Tag: Change Management

Best Practice Program Design

When managing major organizational change and improvement, programmes remain the most effective framework for achieving success.

The level of complexity and risk involved in shifting an enterprise into a new phase of development and operation – and the associated investment – means the process has to be managed properly and improvement measured.

However, programmes remain very challenging, not least because the world we live in has altered almost beyond recognition: the Covid-19 pandemic is a huge factor as enterprises try to catch up. But the demands of society are also changing, with people wanting things better and faster.

Change now happens continually and organizations need enterprise agility – the capability to pivot in response to their environment. And, in a typical programme timeframe of three to five years, a lot can happen.

This is why the design phase of a programme is so critical to get right and where a best practice approach provides the necessary level of focus and rigour.


Best practice programme design – setting up for success

Traditionally, programme design has been neglected. I’ve seen programmes where the organization has a pressing desire to just “do something”, so people run off and start doing things without taking time to formulate and agree the programme vision and future state for the business.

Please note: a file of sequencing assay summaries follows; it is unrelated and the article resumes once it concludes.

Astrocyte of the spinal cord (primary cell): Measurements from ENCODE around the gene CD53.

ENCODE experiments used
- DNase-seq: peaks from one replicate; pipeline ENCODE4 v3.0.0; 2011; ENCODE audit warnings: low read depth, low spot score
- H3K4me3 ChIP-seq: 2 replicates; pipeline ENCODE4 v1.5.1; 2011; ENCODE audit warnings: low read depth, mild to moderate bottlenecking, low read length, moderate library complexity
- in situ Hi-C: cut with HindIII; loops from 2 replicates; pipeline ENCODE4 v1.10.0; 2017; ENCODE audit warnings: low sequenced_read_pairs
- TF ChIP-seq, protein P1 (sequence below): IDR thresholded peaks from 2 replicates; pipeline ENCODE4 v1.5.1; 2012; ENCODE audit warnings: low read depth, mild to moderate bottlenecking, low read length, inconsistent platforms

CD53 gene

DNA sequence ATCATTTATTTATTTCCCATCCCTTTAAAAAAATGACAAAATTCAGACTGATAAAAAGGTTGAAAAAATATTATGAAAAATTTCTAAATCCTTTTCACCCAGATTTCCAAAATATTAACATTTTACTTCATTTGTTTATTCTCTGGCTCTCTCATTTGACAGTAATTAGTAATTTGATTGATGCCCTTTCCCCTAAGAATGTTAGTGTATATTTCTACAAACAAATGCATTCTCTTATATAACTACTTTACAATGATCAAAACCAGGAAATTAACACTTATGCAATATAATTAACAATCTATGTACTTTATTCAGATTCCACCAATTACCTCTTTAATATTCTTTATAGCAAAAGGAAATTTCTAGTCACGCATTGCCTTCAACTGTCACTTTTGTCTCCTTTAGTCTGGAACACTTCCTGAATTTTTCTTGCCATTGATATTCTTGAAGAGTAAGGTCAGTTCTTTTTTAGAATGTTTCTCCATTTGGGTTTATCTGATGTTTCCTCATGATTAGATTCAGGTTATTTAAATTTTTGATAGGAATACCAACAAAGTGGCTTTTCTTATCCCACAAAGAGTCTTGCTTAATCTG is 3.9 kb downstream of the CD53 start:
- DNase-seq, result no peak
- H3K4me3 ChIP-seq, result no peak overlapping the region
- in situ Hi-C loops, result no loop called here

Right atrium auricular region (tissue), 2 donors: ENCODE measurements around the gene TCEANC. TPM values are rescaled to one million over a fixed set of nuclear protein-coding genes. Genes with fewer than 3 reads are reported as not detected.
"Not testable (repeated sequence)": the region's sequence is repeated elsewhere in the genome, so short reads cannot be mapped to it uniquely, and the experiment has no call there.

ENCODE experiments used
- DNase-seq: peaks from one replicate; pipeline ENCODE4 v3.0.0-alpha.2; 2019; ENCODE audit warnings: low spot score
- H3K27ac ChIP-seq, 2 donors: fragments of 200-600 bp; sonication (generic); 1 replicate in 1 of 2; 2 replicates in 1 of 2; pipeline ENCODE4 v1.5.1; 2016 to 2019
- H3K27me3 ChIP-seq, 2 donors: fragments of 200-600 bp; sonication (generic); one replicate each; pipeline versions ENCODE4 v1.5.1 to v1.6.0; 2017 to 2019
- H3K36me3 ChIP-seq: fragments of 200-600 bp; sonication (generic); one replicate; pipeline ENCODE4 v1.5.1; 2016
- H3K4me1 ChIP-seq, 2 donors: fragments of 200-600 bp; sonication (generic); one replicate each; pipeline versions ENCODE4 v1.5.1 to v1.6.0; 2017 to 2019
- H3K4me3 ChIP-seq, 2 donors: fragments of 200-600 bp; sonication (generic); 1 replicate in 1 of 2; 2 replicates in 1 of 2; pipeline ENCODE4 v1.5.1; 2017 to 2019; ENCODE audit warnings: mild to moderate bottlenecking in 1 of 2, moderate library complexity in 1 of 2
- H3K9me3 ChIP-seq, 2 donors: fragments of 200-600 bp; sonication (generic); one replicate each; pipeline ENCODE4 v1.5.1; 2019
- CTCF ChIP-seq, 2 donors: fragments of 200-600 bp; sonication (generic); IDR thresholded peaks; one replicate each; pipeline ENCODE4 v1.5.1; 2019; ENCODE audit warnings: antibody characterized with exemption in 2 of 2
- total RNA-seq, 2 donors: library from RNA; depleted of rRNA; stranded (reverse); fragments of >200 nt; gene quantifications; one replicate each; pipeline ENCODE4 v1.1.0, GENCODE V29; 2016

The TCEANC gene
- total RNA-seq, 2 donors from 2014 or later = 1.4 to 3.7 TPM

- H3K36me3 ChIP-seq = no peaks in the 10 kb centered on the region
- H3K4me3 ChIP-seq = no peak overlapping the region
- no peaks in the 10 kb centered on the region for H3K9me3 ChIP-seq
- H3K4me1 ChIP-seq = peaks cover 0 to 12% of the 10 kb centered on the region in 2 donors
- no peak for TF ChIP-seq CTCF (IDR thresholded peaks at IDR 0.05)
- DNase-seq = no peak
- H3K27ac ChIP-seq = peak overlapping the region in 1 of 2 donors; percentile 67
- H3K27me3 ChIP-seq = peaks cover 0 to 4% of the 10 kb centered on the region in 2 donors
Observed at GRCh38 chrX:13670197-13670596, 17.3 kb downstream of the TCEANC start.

If you don’t design your programme properly it’s likely to fail and potentially waste a lot of money in the process. Therefore, there simply shouldn’t be any debate – design is compulsory.

This will set up your programme up for success by installing the building blocks for delivering the benefits, managing associated risks, and creating what an organization will look like in the future.

Managing Successful Programmes (MSP 5th edition) highlights four aspects of programme design:

  • Vision
  • Benefits
  • Target operating model (the new, future state of the organization)
  • Risk identification and prioritization

As each of these programme elements are happening simultaneously, they must be integrated. If not, the nightmare scenario is a target operating model that doesn’t align with the vision, affecting the adoption of the change and reducing the expected benefits.

Think of it like a jigsaw puzzle: the image on the box is the future state or vision you’re building; the individual pieces are contained inside the box and, when put together, they deliver on the original promise (in programme terms, the target operating model).


Understanding and creating the programme vision

The vision reflects the future state of the organization; something that everyone needs to endorse to gain engagement and commitment for the change.

It should be encapsulated in a concise and easily understood vision statement (i.e. jargon-free), outlining why the status quo is not an option. This provides senior management with a driving force for the programme.